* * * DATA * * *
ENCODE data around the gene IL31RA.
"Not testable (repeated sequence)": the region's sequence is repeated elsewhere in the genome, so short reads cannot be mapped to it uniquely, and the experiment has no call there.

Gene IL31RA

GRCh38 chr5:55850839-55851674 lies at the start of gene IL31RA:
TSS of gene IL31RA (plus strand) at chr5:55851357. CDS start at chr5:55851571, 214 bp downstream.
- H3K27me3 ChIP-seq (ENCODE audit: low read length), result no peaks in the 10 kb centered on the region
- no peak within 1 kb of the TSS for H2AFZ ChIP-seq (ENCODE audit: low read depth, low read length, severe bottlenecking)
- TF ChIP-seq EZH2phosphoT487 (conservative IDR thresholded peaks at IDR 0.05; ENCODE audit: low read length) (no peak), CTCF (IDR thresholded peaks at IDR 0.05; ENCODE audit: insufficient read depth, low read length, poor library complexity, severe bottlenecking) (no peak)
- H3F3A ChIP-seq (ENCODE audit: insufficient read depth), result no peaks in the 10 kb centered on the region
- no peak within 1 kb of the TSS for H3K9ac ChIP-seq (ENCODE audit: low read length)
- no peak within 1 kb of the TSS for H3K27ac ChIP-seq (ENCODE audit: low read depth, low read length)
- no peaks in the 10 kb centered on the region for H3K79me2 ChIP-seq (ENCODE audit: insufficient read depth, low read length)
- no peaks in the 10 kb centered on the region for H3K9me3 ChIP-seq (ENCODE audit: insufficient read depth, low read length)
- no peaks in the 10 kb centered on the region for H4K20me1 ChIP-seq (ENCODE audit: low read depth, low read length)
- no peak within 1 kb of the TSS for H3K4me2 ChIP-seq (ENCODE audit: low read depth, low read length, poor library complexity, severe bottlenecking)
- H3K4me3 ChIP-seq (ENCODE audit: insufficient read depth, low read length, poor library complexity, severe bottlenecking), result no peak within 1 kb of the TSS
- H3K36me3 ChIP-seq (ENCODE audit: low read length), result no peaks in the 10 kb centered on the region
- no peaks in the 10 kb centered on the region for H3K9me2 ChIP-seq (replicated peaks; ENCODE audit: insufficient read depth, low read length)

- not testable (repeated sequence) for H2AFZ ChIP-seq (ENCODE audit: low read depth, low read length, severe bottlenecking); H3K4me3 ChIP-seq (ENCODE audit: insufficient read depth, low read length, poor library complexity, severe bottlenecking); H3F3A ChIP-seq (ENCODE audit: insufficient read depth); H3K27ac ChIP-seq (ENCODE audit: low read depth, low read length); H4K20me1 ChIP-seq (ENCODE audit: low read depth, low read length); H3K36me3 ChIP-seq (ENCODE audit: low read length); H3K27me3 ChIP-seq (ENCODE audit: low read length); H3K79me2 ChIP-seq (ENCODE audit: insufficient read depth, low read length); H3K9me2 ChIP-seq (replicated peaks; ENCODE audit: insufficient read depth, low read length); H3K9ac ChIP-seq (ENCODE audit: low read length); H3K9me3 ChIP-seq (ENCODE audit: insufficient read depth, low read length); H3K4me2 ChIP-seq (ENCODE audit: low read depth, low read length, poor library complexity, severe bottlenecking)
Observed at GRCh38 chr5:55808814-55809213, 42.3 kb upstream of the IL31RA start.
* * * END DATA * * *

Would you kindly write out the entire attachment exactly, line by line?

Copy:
ENCODE data around the gene IL31RA.
"Not testable (repeated sequence)": the region's sequence is repeated elsewhere in the genome, so short reads cannot be mapped to it uniquely, and the experiment has no call there.

Gene IL31RA

GRCh38 chr5:55850839-55851674 lies at the start of gene IL31RA:
TSS of gene IL31RA (plus strand) at chr5:55851357. CDS start at chr5:55851571, 214 bp downstream.
- H3K27me3 ChIP-seq (ENCODE audit: low read length), result no peaks in the 10 kb centered on the region
- no peak within 1 kb of the TSS for H2AFZ ChIP-seq (ENCODE audit: low read depth, low read length, severe bottlenecking)
- TF ChIP-seq EZH2phosphoT487 (conservative IDR thresholded peaks at IDR 0.05; ENCODE audit: low read length) (no peak), CTCF (IDR thresholded peaks at IDR 0.05; ENCODE audit: insufficient read depth, low read length, poor library complexity, severe bottlenecking) (no peak)
- H3F3A ChIP-seq (ENCODE audit: insufficient read depth), result no peaks in the 10 kb centered on the region
- no peak within 1 kb of the TSS for H3K9ac ChIP-seq (ENCODE audit: low read length)
- no peak within 1 kb of the TSS for H3K27ac ChIP-seq (ENCODE audit: low read depth, low read length)
- no peaks in the 10 kb centered on the region for H3K79me2 ChIP-seq (ENCODE audit: insufficient read depth, low read length)
- no peaks in the 10 kb centered on the region for H3K9me3 ChIP-seq (ENCODE audit: insufficient read depth, low read length)
- no peaks in the 10 kb centered on the region for H4K20me1 ChIP-seq (ENCODE audit: low read depth, low read length)
- no peak within 1 kb of the TSS for H3K4me2 ChIP-seq (ENCODE audit: low read depth, low read length, poor library complexity, severe bottlenecking)
- H3K4me3 ChIP-seq (ENCODE audit: insufficient read depth, low read length, poor library complexity, severe bottlenecking), result no peak within 1 kb of the TSS
- H3K36me3 ChIP-seq (ENCODE audit: low read length), result no peaks in the 10 kb centered on the region
- no peaks in the 10 kb centered on the region for H3K9me2 ChIP-seq (replicated peaks; ENCODE audit: insufficient read depth, low read length)

- not testable (repeated sequence) for H2AFZ ChIP-seq (ENCODE audit: low read depth, low read length, severe bottlenecking); H3K4me3 ChIP-seq (ENCODE audit: insufficient read depth, low read length, poor library complexity, severe bottlenecking); H3F3A ChIP-seq (ENCODE audit: insufficient read depth); H3K27ac ChIP-seq (ENCODE audit: low read depth, low read length); H4K20me1 ChIP-seq (ENCODE audit: low read depth, low read length); H3K36me3 ChIP-seq (ENCODE audit: low read length); H3K27me3 ChIP-seq (ENCODE audit: low read length); H3K79me2 ChIP-seq (ENCODE audit: insufficient read depth, low read length); H3K9me2 ChIP-seq (replicated peaks; ENCODE audit: insufficient read depth, low read length); H3K9ac ChIP-seq (ENCODE audit: low read length); H3K9me3 ChIP-seq (ENCODE audit: insufficient read depth, low read length); H3K4me2 ChIP-seq (ENCODE audit: low read depth, low read length, poor library complexity, severe bottlenecking)
Observed at GRCh38 chr5:55808814-55809213, 42.3 kb upstream of the IL31RA start.